Until we get some clarity on big economic questions – whether US markets are topped, whether inflation is ramping, whether the US economy is really growing – moments full of mixed data are going to keep repeating. If enough confused investors turn to gold each time, the yellow metal will have more support than it needs to continue its upward march, whether now or after the summer.

Also, there’s an odd divergence happening: soft indicators like consumer confidence keep rising, but hard economic data keeps coming in weak. (The ADP jobs report was a notable exception.)

The divergence matters. For one, analysts differ on whether to include soft data in their GDP calculations. Those who do, like the New York Federal Reserve Bank, are these days ending up with much stronger GDP estimates than those who do not, like the Atlanta Federal Reserve’s GDP Now trackers or the analysts at Morgan Stanley, who produced the chart below.

As you can see, including soft data into its calculations has the Fed Reserve Bank of New York estimating Q1 GDP at 3%. In sharp contrast, using only hard data has GDP Now and Morgan Stanley expecting 1%. That is a big difference for a quarterly GDP estimate.

How will this difference resolve? Either the hard data will play catch up or the soft data will decline. In my opinion, the latter is more likely. For one, consumer confidence just hit a 196-month high, putting it at levels not seen since 2001.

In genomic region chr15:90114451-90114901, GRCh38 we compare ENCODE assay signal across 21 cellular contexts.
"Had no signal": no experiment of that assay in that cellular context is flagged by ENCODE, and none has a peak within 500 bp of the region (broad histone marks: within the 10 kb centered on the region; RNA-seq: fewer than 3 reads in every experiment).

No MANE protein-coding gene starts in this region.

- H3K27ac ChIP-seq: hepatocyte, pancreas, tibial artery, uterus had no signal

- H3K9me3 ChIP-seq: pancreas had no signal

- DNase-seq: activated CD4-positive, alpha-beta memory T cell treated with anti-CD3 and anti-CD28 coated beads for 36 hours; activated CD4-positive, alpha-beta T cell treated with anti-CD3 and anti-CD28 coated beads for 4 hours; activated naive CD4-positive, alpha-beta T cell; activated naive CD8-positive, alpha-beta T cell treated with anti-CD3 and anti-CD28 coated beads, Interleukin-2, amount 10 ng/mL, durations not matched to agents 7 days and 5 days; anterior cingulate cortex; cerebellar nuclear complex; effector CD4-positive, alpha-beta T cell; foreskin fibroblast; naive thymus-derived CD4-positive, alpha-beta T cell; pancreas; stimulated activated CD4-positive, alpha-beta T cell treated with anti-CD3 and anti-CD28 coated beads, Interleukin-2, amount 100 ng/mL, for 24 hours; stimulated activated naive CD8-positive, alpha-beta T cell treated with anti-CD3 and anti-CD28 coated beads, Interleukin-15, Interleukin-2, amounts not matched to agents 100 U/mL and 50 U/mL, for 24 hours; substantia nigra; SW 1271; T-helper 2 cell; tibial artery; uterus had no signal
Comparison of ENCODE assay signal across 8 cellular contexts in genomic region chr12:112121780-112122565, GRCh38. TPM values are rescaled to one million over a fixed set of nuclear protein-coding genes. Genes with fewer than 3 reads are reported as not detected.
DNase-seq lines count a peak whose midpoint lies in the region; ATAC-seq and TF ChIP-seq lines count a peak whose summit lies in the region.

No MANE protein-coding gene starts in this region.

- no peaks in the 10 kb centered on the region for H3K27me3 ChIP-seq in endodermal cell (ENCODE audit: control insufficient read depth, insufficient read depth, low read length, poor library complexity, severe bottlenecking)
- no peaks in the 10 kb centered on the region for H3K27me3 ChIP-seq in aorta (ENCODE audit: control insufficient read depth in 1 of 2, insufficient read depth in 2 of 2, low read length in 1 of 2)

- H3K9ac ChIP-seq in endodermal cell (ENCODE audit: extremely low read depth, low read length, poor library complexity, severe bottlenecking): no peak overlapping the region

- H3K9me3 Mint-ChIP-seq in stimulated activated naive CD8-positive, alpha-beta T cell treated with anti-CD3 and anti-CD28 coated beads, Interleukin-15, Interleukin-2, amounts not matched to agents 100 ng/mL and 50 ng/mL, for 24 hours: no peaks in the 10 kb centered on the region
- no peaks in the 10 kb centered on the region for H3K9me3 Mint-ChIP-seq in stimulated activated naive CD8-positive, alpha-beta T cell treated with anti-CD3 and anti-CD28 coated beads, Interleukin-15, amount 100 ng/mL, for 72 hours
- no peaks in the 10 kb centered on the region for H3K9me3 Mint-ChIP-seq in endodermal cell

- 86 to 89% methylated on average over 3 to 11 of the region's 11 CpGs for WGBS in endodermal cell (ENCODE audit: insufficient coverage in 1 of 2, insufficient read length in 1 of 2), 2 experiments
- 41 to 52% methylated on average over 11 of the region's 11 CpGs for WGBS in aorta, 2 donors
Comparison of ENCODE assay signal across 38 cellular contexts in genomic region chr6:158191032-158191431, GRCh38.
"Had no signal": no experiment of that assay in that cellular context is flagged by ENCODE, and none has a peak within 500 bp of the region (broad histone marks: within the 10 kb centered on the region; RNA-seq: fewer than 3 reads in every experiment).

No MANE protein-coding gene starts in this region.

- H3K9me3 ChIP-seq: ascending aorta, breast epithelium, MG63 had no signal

The cyclicality in this chart is pretty apparent. Patterns are never proof, of course, but they do persist. The underlying reason is that economic cycles just can’t last forever.

So that’s two looks – zoomed in on one day and zoomed out over several months – at essentially the same question: what a mix of data means and how it impacts the markets. And it’s an important question today because, whether you’re looking at a day or a year, the data are very mixed and the interpretations are too.

For gold investors, what matters is that most of these mixed situations can be interpreted as bullish for gold.

Whether the argument is one of strengthening hard data leading to growth and inflation, one of Fed balance sheet sales hurting stock prices, one of a sliding market as Trump optimism fades, one of Euro weakness in the face of the political uncertainty that is Brexit, or almost anything else – they can and are all being interpreted as bullish for gold, as evidenced by gold persistence at current levels.

Yes, it would be great to see a stronger move up, to see gold bust through that 200-day moving average and lay down a solid spring run. I still don’t know if that will happen. Miners have stayed sideways with gold in the last week, not catching up on that missed leverage I discussed last week, so they are not especially bullish. The GLD gold ETF has also been sideways, not providing conclusive data either way.

So we are left with no answer to the initial question – sideways is just sideways, it seems – and needing to wait another week at least to know whether there is fuel left in this spring run. But underneath it all is a swirl of conflicting data in which the market keeps finding reason to be interested in gold.